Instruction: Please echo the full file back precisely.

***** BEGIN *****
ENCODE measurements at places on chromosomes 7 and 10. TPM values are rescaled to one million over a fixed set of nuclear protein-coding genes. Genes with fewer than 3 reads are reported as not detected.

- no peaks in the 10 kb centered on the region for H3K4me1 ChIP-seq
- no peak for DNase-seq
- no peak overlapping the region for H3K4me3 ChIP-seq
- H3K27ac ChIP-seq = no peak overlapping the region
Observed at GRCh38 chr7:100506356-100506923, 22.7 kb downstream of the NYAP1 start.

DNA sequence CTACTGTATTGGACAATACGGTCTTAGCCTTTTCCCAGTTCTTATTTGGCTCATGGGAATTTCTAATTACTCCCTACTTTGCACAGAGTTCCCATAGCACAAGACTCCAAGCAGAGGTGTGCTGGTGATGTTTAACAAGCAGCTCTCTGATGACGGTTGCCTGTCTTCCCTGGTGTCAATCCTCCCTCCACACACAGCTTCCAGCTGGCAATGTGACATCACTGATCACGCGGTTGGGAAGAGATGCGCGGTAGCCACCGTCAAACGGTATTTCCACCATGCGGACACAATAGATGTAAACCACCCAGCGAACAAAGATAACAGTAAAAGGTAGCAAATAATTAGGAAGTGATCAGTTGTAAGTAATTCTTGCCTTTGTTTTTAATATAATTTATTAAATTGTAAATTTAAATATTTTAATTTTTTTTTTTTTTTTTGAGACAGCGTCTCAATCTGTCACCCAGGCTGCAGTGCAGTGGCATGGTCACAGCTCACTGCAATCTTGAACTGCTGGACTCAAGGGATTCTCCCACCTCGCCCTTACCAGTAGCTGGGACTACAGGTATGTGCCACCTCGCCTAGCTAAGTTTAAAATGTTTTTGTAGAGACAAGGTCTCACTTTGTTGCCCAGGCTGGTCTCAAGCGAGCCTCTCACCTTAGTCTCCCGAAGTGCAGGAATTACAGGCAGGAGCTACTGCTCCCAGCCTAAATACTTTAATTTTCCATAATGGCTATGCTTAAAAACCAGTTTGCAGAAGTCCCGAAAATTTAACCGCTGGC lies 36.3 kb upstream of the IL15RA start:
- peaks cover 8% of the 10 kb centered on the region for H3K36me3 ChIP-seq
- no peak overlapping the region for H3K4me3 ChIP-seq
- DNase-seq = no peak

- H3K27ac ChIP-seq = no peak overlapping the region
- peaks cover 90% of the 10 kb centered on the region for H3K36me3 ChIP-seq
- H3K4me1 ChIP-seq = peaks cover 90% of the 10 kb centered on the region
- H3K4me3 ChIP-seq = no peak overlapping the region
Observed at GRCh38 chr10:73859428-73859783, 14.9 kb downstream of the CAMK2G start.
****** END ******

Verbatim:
ENCODE measurements at places on chromosomes 7 and 10. TPM values are rescaled to one million over a fixed set of nuclear protein-coding genes. Genes with fewer than 3 reads are reported as not detected.

- no peaks in the 10 kb centered on the region for H3K4me1 ChIP-seq
- no peak for DNase-seq
- no peak overlapping the region for H3K4me3 ChIP-seq
- H3K27ac ChIP-seq = no peak overlapping the region
Observed at GRCh38 chr7:100506356-100506923, 22.7 kb downstream of the NYAP1 start.

DNA sequence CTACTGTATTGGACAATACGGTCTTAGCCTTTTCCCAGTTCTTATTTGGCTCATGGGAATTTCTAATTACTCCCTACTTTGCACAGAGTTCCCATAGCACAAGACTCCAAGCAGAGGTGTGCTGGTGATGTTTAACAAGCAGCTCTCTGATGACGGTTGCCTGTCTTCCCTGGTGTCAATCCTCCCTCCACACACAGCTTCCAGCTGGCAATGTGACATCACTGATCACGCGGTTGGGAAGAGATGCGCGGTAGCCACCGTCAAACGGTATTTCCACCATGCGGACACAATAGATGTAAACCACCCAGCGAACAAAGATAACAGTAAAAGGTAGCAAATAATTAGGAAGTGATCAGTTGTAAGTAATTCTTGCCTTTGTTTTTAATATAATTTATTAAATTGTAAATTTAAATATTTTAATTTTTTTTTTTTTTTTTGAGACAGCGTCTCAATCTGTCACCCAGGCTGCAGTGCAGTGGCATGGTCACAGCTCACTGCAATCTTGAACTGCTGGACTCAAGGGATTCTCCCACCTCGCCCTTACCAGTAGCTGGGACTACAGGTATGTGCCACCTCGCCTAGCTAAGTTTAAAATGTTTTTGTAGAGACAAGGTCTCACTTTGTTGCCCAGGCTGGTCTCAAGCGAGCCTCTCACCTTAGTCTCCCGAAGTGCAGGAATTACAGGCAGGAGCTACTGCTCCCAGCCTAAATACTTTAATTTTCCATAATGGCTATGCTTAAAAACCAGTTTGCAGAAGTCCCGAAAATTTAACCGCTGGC lies 36.3 kb upstream of the IL15RA start:
- peaks cover 8% of the 10 kb centered on the region for H3K36me3 ChIP-seq
- no peak overlapping the region for H3K4me3 ChIP-seq
- DNase-seq = no peak

- H3K27ac ChIP-seq = no peak overlapping the region
- peaks cover 90% of the 10 kb centered on the region for H3K36me3 ChIP-seq
- H3K4me1 ChIP-seq = peaks cover 90% of the 10 kb centered on the region
- H3K4me3 ChIP-seq = no peak overlapping the region
Observed at GRCh38 chr10:73859428-73859783, 14.9 kb downstream of the CAMK2G start.